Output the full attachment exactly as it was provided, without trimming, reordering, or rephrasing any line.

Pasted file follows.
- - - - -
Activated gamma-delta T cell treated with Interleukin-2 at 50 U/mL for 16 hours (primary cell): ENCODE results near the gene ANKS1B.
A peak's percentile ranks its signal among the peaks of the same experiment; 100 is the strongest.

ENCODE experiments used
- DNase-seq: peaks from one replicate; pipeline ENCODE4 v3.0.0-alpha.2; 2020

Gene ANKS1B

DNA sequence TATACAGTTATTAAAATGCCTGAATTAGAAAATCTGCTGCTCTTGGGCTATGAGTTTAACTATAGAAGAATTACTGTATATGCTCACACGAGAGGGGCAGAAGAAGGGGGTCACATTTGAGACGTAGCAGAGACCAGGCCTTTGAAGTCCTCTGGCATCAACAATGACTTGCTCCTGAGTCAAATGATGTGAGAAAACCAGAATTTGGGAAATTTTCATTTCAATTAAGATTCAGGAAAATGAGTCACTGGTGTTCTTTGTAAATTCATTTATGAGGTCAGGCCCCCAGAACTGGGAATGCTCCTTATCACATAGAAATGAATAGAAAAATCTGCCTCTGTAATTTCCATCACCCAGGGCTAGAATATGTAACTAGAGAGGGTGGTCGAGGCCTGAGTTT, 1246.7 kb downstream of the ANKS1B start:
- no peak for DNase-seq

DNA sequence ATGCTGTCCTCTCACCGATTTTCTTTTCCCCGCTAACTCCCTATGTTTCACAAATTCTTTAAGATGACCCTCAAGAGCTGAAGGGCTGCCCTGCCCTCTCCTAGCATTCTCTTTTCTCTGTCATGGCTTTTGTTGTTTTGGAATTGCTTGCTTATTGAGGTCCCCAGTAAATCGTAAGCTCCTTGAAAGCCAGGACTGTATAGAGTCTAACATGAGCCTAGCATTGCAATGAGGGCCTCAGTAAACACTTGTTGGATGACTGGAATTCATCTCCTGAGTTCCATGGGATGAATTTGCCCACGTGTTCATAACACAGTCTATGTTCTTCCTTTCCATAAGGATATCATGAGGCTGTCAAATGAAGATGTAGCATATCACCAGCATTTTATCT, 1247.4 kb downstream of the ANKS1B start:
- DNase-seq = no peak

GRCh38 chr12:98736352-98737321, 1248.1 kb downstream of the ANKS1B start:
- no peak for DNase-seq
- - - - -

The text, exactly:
Activated gamma-delta T cell treated with Interleukin-2 at 50 U/mL for 16 hours (primary cell): ENCODE results near the gene ANKS1B.
A peak's percentile ranks its signal among the peaks of the same experiment; 100 is the strongest.

ENCODE experiments used
- DNase-seq: peaks from one replicate; pipeline ENCODE4 v3.0.0-alpha.2; 2020

Gene ANKS1B

DNA sequence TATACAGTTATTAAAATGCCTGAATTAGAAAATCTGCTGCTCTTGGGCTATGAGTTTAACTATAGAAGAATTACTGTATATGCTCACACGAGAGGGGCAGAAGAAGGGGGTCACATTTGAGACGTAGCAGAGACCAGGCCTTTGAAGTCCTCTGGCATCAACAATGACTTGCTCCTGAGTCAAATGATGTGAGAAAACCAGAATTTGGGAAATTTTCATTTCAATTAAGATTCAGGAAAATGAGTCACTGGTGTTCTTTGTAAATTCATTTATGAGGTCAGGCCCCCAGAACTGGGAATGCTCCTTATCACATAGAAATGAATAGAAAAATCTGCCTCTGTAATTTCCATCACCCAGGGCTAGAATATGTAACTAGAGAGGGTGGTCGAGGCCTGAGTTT, 1246.7 kb downstream of the ANKS1B start:
- no peak for DNase-seq

DNA sequence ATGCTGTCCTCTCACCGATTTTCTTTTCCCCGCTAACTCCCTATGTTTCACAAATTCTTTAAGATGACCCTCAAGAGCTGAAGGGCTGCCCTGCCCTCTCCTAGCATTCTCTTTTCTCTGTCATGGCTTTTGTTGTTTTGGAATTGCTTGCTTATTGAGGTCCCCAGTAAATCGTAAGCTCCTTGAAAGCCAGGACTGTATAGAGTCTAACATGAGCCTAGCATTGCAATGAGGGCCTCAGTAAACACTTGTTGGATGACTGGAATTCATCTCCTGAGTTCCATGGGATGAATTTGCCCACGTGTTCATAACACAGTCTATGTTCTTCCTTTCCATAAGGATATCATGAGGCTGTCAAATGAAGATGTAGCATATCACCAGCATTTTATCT, 1247.4 kb downstream of the ANKS1B start:
- DNase-seq = no peak

GRCh38 chr12:98736352-98737321, 1248.1 kb downstream of the ANKS1B start:
- no peak for DNase-seq